Little Miss Sunshine

on July 26, 2006 by Francesca Dinglasan
Dysfunctional families on the bigscreen are nothing new under the sun, and so it is with no minor effort that directing team Jonathan Dayton and Valerie Faris manage to breathe new life into the subject with "Little Miss Sunshine," a roadtrip misadventure marked by both refreshing originality and heart. Shrewdly balancing the ironies of the morbid inclinations of the film's Hoover clan and an underlying tenderness that steers away from obvious sentimentality, Michael Arndt's script shines with the support of the superb cast, comprised of veteran and neophyte actors, alike.

Figurative head of the family is motivational speaker Richard (Greg Kinnear), whose strive-to-win, contempt-for-losing attitude affects every aspect of his professional and personal life. His wife Sheryl (Toni Collette) struggles to present a sense of normalcy to her brood with take-out fried chicken dinners and full support of their goals, although her barely-concealed impatience with Richard's philosophy reveals the true tension in their marriage. Further challenging the appearance of domestic normalcy is Sheryl's brother Frank (Steve Carell), a former professor staying at the Hoover household following a failed suicide attempt over the loss of his job and homosexual, graduate-student lover to a professional rival. As a safety precaution, Frank is never to be left alone, leaving his nephew Dwayne (Paul Dano) in the role of unofficial guardian. Dwayne, a Nietzsche disciple who has undertaken a vow of silence until he can join the Air Force, communicates with his family by scribbling notes on a pad of paper. Adding to the volatility is Richard's dad, Grandpa (Alan Arkin), a dirty-minded, foul-mouthed old man secretly addicted to heroin.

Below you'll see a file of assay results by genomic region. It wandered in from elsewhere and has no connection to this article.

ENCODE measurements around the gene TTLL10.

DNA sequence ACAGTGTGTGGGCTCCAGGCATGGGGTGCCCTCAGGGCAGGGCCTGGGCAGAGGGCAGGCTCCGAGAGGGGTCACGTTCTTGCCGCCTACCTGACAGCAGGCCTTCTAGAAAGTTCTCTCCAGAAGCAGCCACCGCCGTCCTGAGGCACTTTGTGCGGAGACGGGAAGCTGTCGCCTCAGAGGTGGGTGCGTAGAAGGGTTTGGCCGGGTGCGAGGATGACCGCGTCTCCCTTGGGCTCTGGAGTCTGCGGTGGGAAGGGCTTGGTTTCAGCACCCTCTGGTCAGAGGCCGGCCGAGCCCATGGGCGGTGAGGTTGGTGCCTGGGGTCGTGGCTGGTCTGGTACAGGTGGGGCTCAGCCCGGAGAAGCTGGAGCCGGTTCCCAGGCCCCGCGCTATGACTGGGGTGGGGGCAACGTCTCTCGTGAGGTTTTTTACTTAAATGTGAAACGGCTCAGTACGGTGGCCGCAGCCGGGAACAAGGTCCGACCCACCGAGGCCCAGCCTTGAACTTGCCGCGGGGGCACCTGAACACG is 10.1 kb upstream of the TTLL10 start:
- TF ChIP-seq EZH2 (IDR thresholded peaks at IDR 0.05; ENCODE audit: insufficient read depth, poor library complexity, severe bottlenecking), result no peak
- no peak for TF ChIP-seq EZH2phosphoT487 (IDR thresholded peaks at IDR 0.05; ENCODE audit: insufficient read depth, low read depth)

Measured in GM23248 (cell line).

What emotionally binds the disparate clan is its youngest member Olive (Abigail Breslin). Fascinated by the world of beauty pageants, the sweet-natured seven-year-old, with her big, round glasses and plump features, looks nothing like the typical big-haired, mascara-wearing contestants associated with the highly aggressive culture of child beauty contests. However, when the winner of the Albuquerque competition gets disqualified, bumping runner-up Olive to de-facto representative, the family must pile into their scarcely functioning Volkswagen bus to embark on a last-minute trip to the Little Miss Sunshine national pageant in Southern California.

With its unlikely combination of edgy satire and a message of family unity in the face of internal and external adversity, it comes as no surprise that "Little Miss Sunshine" emerged as the most highly sought-after film to debut at this year's Sundance Film Festival. A bidding war that ended in Fox Searchlight coughing up a reported $10.5 million for distribution rights demonstrated not only the immediate impact of the pic on Park City audiences, but a larger vote of confidence in its potential for widespread commercial appeal. Much of this can be attributed directly to the collection of performances: Kinnear maneuvers ably from the overbearing father to the clan head who creatively leads when crises arise, while Collette again deftly masters the role of a matriarch dealing with insanities small and large to keep her family together. And while "Little Miss Sunshine" is inarguably an ensemble piece, Carrell, fresh from his success in "The 40-Year-Old Virgin," proves himself again as the deserving center of a bigscreen production, delivering yet another subtle turn as the universal loser in whose redemption the audience loves to rejoice. Starring Steve Carrell, Toni Collette, Greg Kinnear, Abigail Breslin, Paul Dano and Alan Arkin. Directed by Jonathan Dayton and Valerie Faris. Written by Michael Arndt. Produced by Marc Turtletaub, David T. Friendly, Peter Saraf, Albert Berger and Ron Yerxa. A Fox Searchlight release. Comedy. Rated R for language, some sex and drug content. Running time: 101 min

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